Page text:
Not Wearing Seatbelt Tops Traffic Violations

Not Wearing Seatbelt  Tops Traffic ViolationsNot Wearing Seatbelt  Tops Traffic Violations

Ten years after it became mandatory for drivers to wear seatbelts, this traffic violation is still the most frequently committed by Iranian drivers.

In 2005 seatbelts was declared compulsory for front seat passengers and in the following years for rear seat occupants in vehicles on inter-city roadways.

According to a World Health Organization report, 90% of Iranian drivers and 80% of front seat passengers used a seatbelt in 2010. However, this national rate may mask significant differences in population subgroups as use of seatbelts has been reported to vary significantly in urban and rural areas.

A report on Donya-e-Khodro website cited five most common road rules violations by drivers in Iran. Not wearing the safety seatbelt tops the list followed by speeding, running the red light, violating lane discipline and entering the capital’s restricted  traffic zones without a permit.

More recently use of cell phones behind the wheel has become a major nuisance and a danger to road safety regulations.

“In the first six months of the current Iranian year (began March 21), the number of traffic tickets issued for not wearing a seatbelt exceeded 18,000, in the northern Golestan Province alone,” said Col. Ali Reza Qadami, chief of the provincial Road Traffic Police.

The reason for the habitual offense is that drivers say they are not used to wearing seatbelts, and forget to apply the rule.

Driver and passenger behavior play an important role in seatbelt use. Gender, age, educational level, income, marital status, religiosity, race and even BMI (body mass index) have been reported to be determinants of seatbelt use worldwide.

Driving culture such as speed, mobile phone use while driving, alcohol or drug use, smoking, rash driving and lack of sleep also influence seatbelt use.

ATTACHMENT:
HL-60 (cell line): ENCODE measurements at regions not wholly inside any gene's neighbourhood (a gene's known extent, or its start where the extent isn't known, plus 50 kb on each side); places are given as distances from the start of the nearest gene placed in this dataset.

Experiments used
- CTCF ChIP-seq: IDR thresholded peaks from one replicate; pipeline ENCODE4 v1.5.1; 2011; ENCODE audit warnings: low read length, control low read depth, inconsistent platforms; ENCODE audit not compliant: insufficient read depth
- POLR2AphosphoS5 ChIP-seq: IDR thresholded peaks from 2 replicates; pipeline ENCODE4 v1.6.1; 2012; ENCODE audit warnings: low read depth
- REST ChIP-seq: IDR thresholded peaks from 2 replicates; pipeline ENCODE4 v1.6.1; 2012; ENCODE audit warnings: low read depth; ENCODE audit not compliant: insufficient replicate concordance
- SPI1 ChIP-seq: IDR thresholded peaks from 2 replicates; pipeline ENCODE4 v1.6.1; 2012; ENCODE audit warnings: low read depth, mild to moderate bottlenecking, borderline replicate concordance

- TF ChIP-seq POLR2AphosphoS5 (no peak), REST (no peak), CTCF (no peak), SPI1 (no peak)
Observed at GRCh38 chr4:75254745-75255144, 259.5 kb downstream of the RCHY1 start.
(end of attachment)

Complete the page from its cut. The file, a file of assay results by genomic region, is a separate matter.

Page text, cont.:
Accidents Preventable

The rate of road accidents and their ensuing human and financial loss is alarming. According to national statistics, the economic cost of traffic accidents is huge - 200 trillion rials ($6 billion) per year for 15 million registered vehicles. Each year, road mishaps kill nearly 28,000 people in Iran, and injure/disable 300,000 more.

Although about half the fatalities are related to pedestrians, cyclists and motorcyclists combined, the other half occur among vehicle occupants, of which a large number are preventable if seat belts are used.

According to the World Health Organization’s Global Status Report on Road Safety for 2013, four-wheeled vehicles (cars and light vehicles, heavy trucks, and buses) were responsible for a death rate of 48% (22% drivers and 26% passengers) in Iran in 2010.

Vehicle and road safety factors can also be predictors of wearing a seatbelt.

The type of vehicle and vehicle equipment such as electronic stability control devices and air conditioning encourage drivers to wear a seatbelt.

Although seatbelts are a relatively low-cost safety device that provides simple and basic protection for passenger vehicle occupants, a sizeable part of vehicular traffic in Iran is comprised of old and dilapidated cars that do not have seatbelts.

Nevertheless, the odds are that law-breakers are likely to resist using seatbelts, and are also prone to being involved in crashes.

In the past, UN agencies, the World Bank and Iranian experts have stated that road crashes and consequent deaths constituted a socioeconomic crisis in Iran.

In 2012, the WHO said in a report that Iran had the highest number of deaths caused by road accidents in the world.